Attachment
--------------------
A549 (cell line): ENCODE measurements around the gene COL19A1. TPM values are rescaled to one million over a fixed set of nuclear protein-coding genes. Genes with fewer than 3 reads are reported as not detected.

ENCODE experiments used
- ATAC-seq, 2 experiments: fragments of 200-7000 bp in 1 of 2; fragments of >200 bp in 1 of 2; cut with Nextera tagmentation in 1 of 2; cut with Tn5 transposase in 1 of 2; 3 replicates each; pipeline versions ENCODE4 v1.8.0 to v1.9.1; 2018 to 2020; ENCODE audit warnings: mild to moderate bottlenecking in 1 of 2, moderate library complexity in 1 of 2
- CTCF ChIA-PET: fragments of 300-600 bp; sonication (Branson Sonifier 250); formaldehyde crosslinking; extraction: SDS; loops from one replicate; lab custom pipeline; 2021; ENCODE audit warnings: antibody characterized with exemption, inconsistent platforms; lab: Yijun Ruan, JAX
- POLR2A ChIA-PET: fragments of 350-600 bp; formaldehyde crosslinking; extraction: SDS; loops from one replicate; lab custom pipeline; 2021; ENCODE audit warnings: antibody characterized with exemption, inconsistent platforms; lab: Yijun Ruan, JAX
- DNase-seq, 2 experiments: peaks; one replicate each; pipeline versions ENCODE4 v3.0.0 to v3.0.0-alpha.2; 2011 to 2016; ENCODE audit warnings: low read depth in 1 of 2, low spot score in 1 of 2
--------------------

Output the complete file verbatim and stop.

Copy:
A549 (cell line): ENCODE measurements around the gene COL19A1. TPM values are rescaled to one million over a fixed set of nuclear protein-coding genes. Genes with fewer than 3 reads are reported as not detected.

ENCODE experiments used
- ATAC-seq, 2 experiments: fragments of 200-7000 bp in 1 of 2; fragments of >200 bp in 1 of 2; cut with Nextera tagmentation in 1 of 2; cut with Tn5 transposase in 1 of 2; 3 replicates each; pipeline versions ENCODE4 v1.8.0 to v1.9.1; 2018 to 2020; ENCODE audit warnings: mild to moderate bottlenecking in 1 of 2, moderate library complexity in 1 of 2
- CTCF ChIA-PET: fragments of 300-600 bp; sonication (Branson Sonifier 250); formaldehyde crosslinking; extraction: SDS; loops from one replicate; lab custom pipeline; 2021; ENCODE audit warnings: antibody characterized with exemption, inconsistent platforms; lab: Yijun Ruan, JAX
- POLR2A ChIA-PET: fragments of 350-600 bp; formaldehyde crosslinking; extraction: SDS; loops from one replicate; lab custom pipeline; 2021; ENCODE audit warnings: antibody characterized with exemption, inconsistent platforms; lab: Yijun Ruan, JAX
- DNase-seq, 2 experiments: peaks; one replicate each; pipeline versions ENCODE4 v3.0.0 to v3.0.0-alpha.2; 2011 to 2016; ENCODE audit warnings: low read depth in 1 of 2, low spot score in 1 of 2